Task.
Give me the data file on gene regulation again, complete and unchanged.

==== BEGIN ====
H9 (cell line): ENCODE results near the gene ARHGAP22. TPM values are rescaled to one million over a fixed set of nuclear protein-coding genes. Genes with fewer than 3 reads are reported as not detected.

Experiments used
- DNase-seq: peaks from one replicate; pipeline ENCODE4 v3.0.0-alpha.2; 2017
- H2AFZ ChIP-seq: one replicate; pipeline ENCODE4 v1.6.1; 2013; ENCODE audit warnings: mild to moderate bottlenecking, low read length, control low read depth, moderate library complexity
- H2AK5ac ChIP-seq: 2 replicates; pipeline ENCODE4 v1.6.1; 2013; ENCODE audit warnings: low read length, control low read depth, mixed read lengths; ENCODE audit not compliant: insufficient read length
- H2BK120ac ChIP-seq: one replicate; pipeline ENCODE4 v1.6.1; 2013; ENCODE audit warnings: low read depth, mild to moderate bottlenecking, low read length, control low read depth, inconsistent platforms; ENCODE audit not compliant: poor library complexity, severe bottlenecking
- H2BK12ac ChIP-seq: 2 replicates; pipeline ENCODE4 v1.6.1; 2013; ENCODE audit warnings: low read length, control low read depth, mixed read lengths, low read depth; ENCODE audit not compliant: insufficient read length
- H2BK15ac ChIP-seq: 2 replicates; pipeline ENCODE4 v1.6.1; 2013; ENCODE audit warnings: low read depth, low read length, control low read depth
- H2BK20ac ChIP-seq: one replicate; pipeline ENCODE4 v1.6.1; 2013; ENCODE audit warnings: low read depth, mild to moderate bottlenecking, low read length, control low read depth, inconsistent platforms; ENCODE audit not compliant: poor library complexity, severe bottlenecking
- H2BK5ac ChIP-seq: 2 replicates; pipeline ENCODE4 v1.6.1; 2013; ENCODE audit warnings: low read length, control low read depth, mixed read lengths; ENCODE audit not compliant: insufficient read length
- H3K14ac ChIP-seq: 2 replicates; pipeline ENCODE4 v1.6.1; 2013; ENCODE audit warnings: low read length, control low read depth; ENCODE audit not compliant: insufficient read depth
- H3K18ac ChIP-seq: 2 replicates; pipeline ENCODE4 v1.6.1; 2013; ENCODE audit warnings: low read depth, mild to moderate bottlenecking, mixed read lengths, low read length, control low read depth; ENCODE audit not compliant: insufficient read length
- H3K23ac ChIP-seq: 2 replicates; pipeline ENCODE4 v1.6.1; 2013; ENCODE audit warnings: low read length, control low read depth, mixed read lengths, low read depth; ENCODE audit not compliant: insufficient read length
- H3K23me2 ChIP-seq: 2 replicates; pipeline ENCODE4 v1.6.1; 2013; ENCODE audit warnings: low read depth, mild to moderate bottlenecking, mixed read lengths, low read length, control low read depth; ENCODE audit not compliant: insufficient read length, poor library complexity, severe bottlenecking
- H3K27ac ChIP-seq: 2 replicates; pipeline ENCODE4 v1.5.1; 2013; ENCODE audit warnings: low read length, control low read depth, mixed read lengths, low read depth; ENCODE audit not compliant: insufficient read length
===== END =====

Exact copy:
H9 (cell line): ENCODE results near the gene ARHGAP22. TPM values are rescaled to one million over a fixed set of nuclear protein-coding genes. Genes with fewer than 3 reads are reported as not detected.

Experiments used
- DNase-seq: peaks from one replicate; pipeline ENCODE4 v3.0.0-alpha.2; 2017
- H2AFZ ChIP-seq: one replicate; pipeline ENCODE4 v1.6.1; 2013; ENCODE audit warnings: mild to moderate bottlenecking, low read length, control low read depth, moderate library complexity
- H2AK5ac ChIP-seq: 2 replicates; pipeline ENCODE4 v1.6.1; 2013; ENCODE audit warnings: low read length, control low read depth, mixed read lengths; ENCODE audit not compliant: insufficient read length
- H2BK120ac ChIP-seq: one replicate; pipeline ENCODE4 v1.6.1; 2013; ENCODE audit warnings: low read depth, mild to moderate bottlenecking, low read length, control low read depth, inconsistent platforms; ENCODE audit not compliant: poor library complexity, severe bottlenecking
- H2BK12ac ChIP-seq: 2 replicates; pipeline ENCODE4 v1.6.1; 2013; ENCODE audit warnings: low read length, control low read depth, mixed read lengths, low read depth; ENCODE audit not compliant: insufficient read length
- H2BK15ac ChIP-seq: 2 replicates; pipeline ENCODE4 v1.6.1; 2013; ENCODE audit warnings: low read depth, low read length, control low read depth
- H2BK20ac ChIP-seq: one replicate; pipeline ENCODE4 v1.6.1; 2013; ENCODE audit warnings: low read depth, mild to moderate bottlenecking, low read length, control low read depth, inconsistent platforms; ENCODE audit not compliant: poor library complexity, severe bottlenecking
- H2BK5ac ChIP-seq: 2 replicates; pipeline ENCODE4 v1.6.1; 2013; ENCODE audit warnings: low read length, control low read depth, mixed read lengths; ENCODE audit not compliant: insufficient read length
- H3K14ac ChIP-seq: 2 replicates; pipeline ENCODE4 v1.6.1; 2013; ENCODE audit warnings: low read length, control low read depth; ENCODE audit not compliant: insufficient read depth
- H3K18ac ChIP-seq: 2 replicates; pipeline ENCODE4 v1.6.1; 2013; ENCODE audit warnings: low read depth, mild to moderate bottlenecking, mixed read lengths, low read length, control low read depth; ENCODE audit not compliant: insufficient read length
- H3K23ac ChIP-seq: 2 replicates; pipeline ENCODE4 v1.6.1; 2013; ENCODE audit warnings: low read length, control low read depth, mixed read lengths, low read depth; ENCODE audit not compliant: insufficient read length
- H3K23me2 ChIP-seq: 2 replicates; pipeline ENCODE4 v1.6.1; 2013; ENCODE audit warnings: low read depth, mild to moderate bottlenecking, mixed read lengths, low read length, control low read depth; ENCODE audit not compliant: insufficient read length, poor library complexity, severe bottlenecking
- H3K27ac ChIP-seq: 2 replicates; pipeline ENCODE4 v1.5.1; 2013; ENCODE audit warnings: low read length, control low read depth, mixed read lengths, low read depth; ENCODE audit not compliant: insufficient read length